Steven is massive fitter. He can dance for longer. He can swim further. He’s been able to turn things around when most of the health and social care world were prepared to see him die. For a quiet life.

Steven took his last risperidone in June 2016. Even after the liver problem was diagnosed, the drugs are so powerful, it took two years to wean him off them. I’ve reflected a lot about “Steven Neary – the medication years” since last June. There were no benefits for Steven. Any benefits were for other people. A dowsed Steven made other people’s lives easier.

And guess what? A year after the last pill – Steven is still autistic.

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8 Comments
  1. I’m impressed by the way you write about your, and Steven’s experience. Upon reading this, I would like to add that these medications are used for people (supposedly) mentally ill in exactly the same way as you describe it. There is a total disregard for underlying problems, for dangerous side-effects and for serious risks to their health. No person with a learning disability should get this standard psychiatric treatment, in my opinion. But it doesn’t help with other problems, either.

    • Yes, the problems that cause the frustration in the first place need addressing, and can’t be swept under the carpet.
      Relief comes in different ways – we need to try other things equally – fun exercise, good interaction, emotional support, whatever the person likes.
      Risperidone for us did help a lot, and was only a small dose, and I don’t know when or what the long term effects were. In its place we have something else I know little about.

      • Drugs can never replace family, and when we did have the very very small dose of Risperidone, it helped – in conjunction with our good care – with little weight gain.
        Then after 8 years, we were in trouble again and I asked to increase the dose – but no progress was seen.

        Large doses are undesirable always – they’re given in Schizophrenia.
        But Risperidone is used for conditions that aren’t psychosis-related, and won’t take the autism away, but can reduce certain over-activity. Very little is known as to how and what it does..
        And it’s not prn either, so there seem to be some strange practices going on, as you say Steven had it as prn.

        We withdrew from the higher dose of Risperidone after just weeks, so your slow withdrawal was the opposite of what we were advised.
        Now we’re on a medication that brings out huge withdrawal symptoms if we attempt to reduce it.
        I think nothing’s monitored properly – and what’s needed is a regular dose of psychological support which outside of family often isn’t there, and no outlets to let off steam, and few opportunities – the frustration needs to be managed and distracted, just as any of us have hundreds of opportunities – we don’t need drugs as we have hundreds of choices – they need the same.

    • Deb Evans permalink

      Well written Mark.Just dnt know how will get Eden off these injections of Clopixol respiridone and procycladine.Where to even start Whn he gets the chance.Hes not the person I knew it’s not his fault.Its made him like a robot it’s broke me and ruined him😢

  2. Frannie permalink

    I am eternally grateful that our current community psychiatrist really works with us in trying to strip back most medication as I am not sure there have been any Long term benefits, In crisis like you we were desperate to get a chance to catch our breath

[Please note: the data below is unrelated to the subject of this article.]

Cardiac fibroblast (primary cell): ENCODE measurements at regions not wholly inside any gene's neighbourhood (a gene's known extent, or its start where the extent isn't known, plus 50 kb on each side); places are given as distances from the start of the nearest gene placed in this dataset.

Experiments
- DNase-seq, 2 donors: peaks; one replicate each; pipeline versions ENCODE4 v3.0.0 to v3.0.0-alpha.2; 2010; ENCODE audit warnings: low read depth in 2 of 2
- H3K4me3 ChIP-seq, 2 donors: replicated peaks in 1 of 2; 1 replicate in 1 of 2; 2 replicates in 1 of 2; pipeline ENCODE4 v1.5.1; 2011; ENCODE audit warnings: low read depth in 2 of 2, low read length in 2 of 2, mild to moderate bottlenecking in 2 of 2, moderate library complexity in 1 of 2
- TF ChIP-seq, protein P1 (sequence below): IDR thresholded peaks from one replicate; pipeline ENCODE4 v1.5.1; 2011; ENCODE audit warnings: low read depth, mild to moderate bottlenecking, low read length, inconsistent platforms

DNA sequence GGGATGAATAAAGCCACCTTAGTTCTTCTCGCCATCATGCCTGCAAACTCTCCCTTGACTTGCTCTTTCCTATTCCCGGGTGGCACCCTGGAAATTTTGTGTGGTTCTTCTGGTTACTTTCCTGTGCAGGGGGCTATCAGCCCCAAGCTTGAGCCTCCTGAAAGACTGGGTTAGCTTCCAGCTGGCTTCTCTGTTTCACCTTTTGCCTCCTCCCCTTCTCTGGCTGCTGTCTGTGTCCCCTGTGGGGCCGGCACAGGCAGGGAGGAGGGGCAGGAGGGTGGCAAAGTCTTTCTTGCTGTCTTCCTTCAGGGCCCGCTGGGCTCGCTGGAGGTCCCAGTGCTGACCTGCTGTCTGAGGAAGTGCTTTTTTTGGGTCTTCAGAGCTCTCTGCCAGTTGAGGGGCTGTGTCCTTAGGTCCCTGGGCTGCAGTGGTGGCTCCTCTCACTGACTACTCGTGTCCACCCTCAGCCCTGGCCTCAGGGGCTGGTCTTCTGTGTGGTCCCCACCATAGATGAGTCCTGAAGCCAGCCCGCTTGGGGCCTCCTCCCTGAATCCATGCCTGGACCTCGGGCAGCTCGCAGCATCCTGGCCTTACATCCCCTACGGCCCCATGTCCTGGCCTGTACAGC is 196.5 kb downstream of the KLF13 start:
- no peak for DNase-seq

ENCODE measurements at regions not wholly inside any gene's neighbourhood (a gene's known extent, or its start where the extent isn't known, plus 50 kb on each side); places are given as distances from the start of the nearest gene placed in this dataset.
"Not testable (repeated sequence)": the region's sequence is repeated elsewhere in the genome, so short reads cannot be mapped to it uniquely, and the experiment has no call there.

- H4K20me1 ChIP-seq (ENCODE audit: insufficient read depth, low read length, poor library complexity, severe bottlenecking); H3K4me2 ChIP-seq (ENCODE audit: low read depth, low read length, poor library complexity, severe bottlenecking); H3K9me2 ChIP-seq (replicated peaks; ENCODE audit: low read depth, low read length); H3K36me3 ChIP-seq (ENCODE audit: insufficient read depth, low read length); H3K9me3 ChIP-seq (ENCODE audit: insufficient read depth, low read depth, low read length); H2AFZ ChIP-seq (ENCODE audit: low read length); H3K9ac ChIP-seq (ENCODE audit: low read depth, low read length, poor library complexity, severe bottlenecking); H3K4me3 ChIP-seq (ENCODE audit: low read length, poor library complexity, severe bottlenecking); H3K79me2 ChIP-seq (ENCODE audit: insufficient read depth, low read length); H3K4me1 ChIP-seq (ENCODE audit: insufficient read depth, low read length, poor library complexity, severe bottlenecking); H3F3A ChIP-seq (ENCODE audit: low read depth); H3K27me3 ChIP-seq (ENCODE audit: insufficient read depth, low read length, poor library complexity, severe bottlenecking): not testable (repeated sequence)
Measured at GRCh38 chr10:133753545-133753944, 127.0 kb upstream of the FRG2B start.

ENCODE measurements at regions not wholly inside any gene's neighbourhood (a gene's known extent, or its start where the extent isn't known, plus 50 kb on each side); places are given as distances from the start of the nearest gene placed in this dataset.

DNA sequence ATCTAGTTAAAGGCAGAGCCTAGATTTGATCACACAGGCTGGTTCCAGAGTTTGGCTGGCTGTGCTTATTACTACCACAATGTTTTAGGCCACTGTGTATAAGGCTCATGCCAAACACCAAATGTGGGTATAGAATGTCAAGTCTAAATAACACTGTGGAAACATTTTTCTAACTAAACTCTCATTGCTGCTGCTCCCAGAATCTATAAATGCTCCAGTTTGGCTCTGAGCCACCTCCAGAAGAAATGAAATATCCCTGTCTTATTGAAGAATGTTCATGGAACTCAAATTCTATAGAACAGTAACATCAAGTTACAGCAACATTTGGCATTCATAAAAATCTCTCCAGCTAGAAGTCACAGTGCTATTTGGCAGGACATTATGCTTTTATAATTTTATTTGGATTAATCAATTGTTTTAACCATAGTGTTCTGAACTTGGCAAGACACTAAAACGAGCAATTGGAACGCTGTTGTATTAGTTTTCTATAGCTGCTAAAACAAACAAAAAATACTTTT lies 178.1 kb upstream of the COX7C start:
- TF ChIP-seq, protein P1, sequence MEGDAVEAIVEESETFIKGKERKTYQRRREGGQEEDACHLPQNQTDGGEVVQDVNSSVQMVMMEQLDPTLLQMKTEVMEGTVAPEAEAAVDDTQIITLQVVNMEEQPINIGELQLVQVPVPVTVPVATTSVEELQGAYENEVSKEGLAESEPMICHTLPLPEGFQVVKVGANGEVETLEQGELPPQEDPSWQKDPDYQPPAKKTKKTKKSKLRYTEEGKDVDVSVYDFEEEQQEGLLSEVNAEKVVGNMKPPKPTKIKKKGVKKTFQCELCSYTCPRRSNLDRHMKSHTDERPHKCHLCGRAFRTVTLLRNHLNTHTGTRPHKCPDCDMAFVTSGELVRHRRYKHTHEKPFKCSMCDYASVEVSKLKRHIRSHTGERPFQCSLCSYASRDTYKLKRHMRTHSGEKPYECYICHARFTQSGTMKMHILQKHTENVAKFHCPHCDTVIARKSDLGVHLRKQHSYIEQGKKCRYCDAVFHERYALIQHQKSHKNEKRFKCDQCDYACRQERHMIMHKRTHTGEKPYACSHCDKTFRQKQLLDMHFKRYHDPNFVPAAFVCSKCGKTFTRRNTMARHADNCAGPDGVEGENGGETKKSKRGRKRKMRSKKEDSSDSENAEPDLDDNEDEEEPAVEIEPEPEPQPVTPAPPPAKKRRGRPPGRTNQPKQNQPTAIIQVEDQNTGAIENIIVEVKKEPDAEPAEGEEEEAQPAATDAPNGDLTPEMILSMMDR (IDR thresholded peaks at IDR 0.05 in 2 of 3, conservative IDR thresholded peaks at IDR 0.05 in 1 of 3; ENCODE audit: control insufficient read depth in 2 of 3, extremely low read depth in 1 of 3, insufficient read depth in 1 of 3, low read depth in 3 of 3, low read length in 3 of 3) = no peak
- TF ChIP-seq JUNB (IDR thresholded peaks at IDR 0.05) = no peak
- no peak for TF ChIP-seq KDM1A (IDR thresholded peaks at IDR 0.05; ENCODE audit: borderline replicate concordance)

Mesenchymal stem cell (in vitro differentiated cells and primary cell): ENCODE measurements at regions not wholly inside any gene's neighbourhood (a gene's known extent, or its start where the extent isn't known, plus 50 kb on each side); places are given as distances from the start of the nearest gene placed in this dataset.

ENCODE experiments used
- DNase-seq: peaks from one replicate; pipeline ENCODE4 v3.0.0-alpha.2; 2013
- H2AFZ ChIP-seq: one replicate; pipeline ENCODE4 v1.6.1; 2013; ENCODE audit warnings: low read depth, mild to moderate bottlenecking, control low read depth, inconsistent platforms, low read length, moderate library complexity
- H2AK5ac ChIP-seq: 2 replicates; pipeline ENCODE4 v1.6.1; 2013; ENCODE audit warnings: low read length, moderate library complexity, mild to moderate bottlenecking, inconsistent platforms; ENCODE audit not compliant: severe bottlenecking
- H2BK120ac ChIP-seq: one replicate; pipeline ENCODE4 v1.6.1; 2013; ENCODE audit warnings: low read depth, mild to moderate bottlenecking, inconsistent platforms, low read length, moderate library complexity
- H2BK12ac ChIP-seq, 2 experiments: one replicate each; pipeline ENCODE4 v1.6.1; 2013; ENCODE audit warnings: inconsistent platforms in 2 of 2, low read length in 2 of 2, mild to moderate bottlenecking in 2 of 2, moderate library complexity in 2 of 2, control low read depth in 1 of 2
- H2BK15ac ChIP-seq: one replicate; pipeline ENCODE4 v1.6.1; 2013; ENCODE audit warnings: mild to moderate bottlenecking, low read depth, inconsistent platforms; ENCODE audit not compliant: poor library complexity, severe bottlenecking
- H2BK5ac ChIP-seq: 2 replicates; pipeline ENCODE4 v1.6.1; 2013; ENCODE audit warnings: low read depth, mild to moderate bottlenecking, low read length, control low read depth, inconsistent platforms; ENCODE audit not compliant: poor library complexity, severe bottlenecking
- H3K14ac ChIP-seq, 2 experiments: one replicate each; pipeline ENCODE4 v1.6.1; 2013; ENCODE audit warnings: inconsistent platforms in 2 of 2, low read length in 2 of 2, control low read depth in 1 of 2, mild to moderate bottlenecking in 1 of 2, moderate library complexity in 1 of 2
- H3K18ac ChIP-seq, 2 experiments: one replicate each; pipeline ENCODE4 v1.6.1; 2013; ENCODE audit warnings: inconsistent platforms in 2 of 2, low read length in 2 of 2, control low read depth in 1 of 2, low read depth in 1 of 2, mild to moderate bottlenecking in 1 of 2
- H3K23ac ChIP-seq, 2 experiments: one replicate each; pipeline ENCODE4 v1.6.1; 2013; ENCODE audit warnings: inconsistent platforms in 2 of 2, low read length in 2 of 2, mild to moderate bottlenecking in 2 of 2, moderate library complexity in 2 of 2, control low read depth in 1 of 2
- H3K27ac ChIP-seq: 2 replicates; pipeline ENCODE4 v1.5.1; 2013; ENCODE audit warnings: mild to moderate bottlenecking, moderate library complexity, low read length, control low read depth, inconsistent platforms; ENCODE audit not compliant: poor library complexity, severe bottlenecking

3. Pauline Thomas permalink

    Mark it is so uplifting to read about the wonderful progress Steven has made since coming off Risperidone. However what a fight you have had to get him where he is today.

    So glad for you and Steven but I must admit I am a teeny weeny bit jealous too. My son who is 45 years old has been displaying ‘challenging behaviour’ (sorry I cannot think of a better phrase to sum up his problem), for the last four years since changing his epilepsy medication (which I have found out can bring on psychosis if on them long term), and I cannot get used to seeing him like this.

    He has, thankfully, got two good support workers who help him at the day centre and they do it with humour and compassion. However, some of the other people he comes into contact with are forever informing me how horrible he can be and I have turned into his apologist. I keep reminding them that his antipsychotic medication plus his epilepsy medication , plus his anxiety medicine are having side effects and if they were on them too they would probably be behaving the same way. It gets me down.

  4. “Ritalin ’may damage the brain’

    Scientists say children treated for ADHD with Ritalin may suffer damage to the brain’s impulse control in adulthood.

    Researchers found early exposure to methylphenidate, or Ritalin, lowers levels of Gamma-aminobutyric acid (GABA) in the pre-frontal cortex of adult brains.”

    https://www.autismeye.com/ritalin/

  5. Debbie permalink

    My dude has started low dose anti depressant, to reduce anxiety 8 weeks ago. I think it’s helped, no meltdowns over the holidays. However, he targets me and hurts me. He’s big, 6ft and about 14 stone. Camhs have offered respiridone as pnr and I’m ashamed to admit I wanted to get it. Partly to have some time off, without being scared of my son. So reading this I felt your relief and understood were you were coming from at the time. I have read your blogs, I know it isn’t the answer, I declined. His real issues are anxiety, sexual frustration and loneliness, to name a few! Our focus is on aleviating these issues. I hope we can continue to have a choice, I’m worried about there being an incident post 18yrs and not having a choice. I’m worried about so many things. Thanks for sharing this, it’s helped me feel a bit less guilt 🙂